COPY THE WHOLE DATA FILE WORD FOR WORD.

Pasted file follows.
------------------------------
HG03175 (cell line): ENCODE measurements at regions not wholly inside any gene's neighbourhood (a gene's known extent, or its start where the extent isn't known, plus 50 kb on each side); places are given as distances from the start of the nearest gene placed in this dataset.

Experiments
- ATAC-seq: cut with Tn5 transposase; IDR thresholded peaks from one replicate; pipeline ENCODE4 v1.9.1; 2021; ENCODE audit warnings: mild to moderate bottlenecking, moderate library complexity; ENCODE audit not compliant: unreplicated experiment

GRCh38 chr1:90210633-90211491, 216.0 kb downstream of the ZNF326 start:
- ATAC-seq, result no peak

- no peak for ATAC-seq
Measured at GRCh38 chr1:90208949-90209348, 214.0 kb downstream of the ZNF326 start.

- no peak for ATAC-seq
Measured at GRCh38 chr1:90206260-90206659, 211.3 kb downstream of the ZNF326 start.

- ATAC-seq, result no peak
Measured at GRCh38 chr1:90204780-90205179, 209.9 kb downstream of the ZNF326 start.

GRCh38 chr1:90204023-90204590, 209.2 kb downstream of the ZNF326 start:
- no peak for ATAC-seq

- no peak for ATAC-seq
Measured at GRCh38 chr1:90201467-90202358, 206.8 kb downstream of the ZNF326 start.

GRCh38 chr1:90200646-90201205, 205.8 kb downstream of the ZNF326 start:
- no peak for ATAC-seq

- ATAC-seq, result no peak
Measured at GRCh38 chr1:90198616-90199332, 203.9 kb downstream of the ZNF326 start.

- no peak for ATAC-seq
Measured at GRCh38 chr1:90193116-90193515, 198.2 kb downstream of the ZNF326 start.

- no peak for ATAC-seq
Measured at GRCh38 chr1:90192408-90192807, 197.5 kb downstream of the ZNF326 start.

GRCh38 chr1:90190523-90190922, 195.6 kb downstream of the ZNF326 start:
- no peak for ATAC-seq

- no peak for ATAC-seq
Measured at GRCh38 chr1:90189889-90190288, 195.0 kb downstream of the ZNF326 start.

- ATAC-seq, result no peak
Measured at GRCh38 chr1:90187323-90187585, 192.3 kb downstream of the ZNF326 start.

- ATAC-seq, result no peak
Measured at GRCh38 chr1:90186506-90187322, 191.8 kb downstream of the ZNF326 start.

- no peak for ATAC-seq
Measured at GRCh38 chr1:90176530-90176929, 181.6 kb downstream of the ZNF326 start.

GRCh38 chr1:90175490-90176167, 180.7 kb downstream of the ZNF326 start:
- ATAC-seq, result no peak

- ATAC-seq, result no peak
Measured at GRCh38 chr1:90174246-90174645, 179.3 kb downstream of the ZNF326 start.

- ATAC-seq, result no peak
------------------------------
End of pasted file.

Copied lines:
HG03175 (cell line): ENCODE measurements at regions not wholly inside any gene's neighbourhood (a gene's known extent, or its start where the extent isn't known, plus 50 kb on each side); places are given as distances from the start of the nearest gene placed in this dataset.

Experiments
- ATAC-seq: cut with Tn5 transposase; IDR thresholded peaks from one replicate; pipeline ENCODE4 v1.9.1; 2021; ENCODE audit warnings: mild to moderate bottlenecking, moderate library complexity; ENCODE audit not compliant: unreplicated experiment

GRCh38 chr1:90210633-90211491, 216.0 kb downstream of the ZNF326 start:
- ATAC-seq, result no peak

- no peak for ATAC-seq
Measured at GRCh38 chr1:90208949-90209348, 214.0 kb downstream of the ZNF326 start.

- no peak for ATAC-seq
Measured at GRCh38 chr1:90206260-90206659, 211.3 kb downstream of the ZNF326 start.

- ATAC-seq, result no peak
Measured at GRCh38 chr1:90204780-90205179, 209.9 kb downstream of the ZNF326 start.

GRCh38 chr1:90204023-90204590, 209.2 kb downstream of the ZNF326 start:
- no peak for ATAC-seq

- no peak for ATAC-seq
Measured at GRCh38 chr1:90201467-90202358, 206.8 kb downstream of the ZNF326 start.

GRCh38 chr1:90200646-90201205, 205.8 kb downstream of the ZNF326 start:
- no peak for ATAC-seq

- ATAC-seq, result no peak
Measured at GRCh38 chr1:90198616-90199332, 203.9 kb downstream of the ZNF326 start.

- no peak for ATAC-seq
Measured at GRCh38 chr1:90193116-90193515, 198.2 kb downstream of the ZNF326 start.

- no peak for ATAC-seq
Measured at GRCh38 chr1:90192408-90192807, 197.5 kb downstream of the ZNF326 start.

GRCh38 chr1:90190523-90190922, 195.6 kb downstream of the ZNF326 start:
- no peak for ATAC-seq

- no peak for ATAC-seq
Measured at GRCh38 chr1:90189889-90190288, 195.0 kb downstream of the ZNF326 start.

- ATAC-seq, result no peak
Measured at GRCh38 chr1:90187323-90187585, 192.3 kb downstream of the ZNF326 start.

- ATAC-seq, result no peak
Measured at GRCh38 chr1:90186506-90187322, 191.8 kb downstream of the ZNF326 start.

- no peak for ATAC-seq
Measured at GRCh38 chr1:90176530-90176929, 181.6 kb downstream of the ZNF326 start.

GRCh38 chr1:90175490-90176167, 180.7 kb downstream of the ZNF326 start:
- ATAC-seq, result no peak

- ATAC-seq, result no peak
Measured at GRCh38 chr1:90174246-90174645, 179.3 kb downstream of the ZNF326 start.

- ATAC-seq, result no peak